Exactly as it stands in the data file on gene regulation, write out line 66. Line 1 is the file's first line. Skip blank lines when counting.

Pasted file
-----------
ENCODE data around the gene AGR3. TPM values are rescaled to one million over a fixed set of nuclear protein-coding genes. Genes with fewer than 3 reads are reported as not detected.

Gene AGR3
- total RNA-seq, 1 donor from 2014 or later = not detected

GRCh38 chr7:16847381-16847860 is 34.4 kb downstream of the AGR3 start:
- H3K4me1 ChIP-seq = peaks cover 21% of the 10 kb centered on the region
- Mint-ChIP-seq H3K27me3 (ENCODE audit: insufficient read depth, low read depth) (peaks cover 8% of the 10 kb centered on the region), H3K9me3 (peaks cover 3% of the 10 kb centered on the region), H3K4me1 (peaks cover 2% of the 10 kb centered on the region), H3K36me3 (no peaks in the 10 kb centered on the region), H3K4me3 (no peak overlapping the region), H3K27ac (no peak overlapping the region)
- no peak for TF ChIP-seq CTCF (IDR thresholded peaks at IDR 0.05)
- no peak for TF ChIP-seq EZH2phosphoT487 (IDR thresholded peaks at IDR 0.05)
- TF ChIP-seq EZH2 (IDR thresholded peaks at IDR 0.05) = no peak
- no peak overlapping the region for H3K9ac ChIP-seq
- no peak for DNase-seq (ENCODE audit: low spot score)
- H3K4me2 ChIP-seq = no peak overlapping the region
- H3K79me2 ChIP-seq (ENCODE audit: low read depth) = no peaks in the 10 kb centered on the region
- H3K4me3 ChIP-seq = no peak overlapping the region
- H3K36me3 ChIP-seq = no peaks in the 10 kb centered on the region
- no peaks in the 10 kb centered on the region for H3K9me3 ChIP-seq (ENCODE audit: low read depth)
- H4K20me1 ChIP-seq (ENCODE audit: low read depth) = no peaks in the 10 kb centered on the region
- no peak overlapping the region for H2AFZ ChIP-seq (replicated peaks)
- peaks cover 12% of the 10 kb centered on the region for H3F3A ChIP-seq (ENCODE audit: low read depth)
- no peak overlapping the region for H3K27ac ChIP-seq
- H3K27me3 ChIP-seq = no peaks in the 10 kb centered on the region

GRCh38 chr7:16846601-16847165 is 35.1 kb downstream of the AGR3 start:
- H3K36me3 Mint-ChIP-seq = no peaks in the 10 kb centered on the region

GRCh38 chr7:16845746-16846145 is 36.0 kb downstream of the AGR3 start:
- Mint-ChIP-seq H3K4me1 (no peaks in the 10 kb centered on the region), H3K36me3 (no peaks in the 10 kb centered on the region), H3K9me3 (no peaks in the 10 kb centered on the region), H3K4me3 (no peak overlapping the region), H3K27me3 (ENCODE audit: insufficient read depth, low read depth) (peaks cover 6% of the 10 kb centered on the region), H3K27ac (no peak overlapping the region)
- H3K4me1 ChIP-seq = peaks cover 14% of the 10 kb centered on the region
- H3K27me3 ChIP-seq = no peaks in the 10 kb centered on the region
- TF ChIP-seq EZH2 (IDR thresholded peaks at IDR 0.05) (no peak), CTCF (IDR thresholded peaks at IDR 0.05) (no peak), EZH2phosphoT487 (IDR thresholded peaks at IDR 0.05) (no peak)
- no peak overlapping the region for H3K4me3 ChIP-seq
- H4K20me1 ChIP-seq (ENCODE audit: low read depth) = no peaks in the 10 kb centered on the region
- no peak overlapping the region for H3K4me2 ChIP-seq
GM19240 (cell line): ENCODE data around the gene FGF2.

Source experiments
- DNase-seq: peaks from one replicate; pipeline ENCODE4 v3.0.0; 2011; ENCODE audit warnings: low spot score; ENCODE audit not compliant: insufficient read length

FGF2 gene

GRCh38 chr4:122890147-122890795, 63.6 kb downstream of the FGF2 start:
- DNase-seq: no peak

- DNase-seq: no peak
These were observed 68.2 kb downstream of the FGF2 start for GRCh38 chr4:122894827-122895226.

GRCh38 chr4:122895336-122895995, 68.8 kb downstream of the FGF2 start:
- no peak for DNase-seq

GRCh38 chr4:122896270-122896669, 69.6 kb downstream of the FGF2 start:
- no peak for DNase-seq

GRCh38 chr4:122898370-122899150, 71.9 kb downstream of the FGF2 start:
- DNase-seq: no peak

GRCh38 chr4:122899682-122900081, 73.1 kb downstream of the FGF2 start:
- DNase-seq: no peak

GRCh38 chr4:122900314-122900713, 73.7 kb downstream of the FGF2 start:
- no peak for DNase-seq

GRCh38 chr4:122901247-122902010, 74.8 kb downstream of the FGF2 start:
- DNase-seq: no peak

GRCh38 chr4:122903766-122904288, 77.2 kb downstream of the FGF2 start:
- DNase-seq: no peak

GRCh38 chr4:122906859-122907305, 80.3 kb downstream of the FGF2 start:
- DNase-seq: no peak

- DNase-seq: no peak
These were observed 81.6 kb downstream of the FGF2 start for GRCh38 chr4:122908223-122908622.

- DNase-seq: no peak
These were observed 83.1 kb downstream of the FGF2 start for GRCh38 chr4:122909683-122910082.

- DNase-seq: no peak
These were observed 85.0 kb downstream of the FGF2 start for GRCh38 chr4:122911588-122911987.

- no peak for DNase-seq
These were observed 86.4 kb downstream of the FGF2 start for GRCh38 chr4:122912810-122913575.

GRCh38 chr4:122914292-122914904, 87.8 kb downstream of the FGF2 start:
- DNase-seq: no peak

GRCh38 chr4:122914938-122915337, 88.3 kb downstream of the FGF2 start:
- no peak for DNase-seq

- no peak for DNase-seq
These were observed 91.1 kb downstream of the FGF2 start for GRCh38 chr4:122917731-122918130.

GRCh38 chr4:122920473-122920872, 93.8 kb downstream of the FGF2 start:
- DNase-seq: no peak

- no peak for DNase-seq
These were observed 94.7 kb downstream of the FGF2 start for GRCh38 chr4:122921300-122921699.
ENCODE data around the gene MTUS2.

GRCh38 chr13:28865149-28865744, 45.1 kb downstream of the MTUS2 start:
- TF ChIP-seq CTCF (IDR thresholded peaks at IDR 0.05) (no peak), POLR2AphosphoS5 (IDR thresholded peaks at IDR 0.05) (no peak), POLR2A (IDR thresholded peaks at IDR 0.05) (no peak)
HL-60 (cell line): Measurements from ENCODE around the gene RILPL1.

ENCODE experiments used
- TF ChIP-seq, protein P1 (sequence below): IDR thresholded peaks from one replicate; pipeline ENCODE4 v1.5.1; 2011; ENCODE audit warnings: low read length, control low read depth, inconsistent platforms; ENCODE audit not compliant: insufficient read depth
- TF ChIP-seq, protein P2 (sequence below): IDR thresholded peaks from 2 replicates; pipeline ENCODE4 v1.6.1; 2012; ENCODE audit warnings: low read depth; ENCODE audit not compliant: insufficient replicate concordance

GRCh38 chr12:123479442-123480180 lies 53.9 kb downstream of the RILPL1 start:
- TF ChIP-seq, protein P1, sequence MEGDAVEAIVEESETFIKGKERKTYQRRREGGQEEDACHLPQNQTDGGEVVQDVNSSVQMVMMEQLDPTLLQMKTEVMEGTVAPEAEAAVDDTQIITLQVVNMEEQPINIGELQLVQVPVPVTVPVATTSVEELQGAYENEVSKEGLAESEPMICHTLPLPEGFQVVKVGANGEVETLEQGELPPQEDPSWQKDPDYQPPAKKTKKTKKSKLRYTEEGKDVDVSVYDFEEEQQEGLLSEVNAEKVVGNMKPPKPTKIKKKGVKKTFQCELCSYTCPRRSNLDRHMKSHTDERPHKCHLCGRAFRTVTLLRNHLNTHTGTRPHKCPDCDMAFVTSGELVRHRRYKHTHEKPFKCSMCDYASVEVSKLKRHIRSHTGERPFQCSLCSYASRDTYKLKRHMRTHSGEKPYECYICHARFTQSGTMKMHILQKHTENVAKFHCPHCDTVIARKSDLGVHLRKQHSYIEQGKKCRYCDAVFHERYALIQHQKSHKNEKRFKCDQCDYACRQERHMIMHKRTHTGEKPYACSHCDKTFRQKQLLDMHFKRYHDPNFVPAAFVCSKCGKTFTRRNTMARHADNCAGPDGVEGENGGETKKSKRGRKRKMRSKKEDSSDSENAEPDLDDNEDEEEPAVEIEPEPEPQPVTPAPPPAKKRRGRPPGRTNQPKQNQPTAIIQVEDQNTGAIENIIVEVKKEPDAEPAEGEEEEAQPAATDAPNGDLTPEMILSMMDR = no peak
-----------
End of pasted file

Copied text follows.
GRCh38 chr4:122914938-122915337, 88.3 kb downstream of the FGF2 start: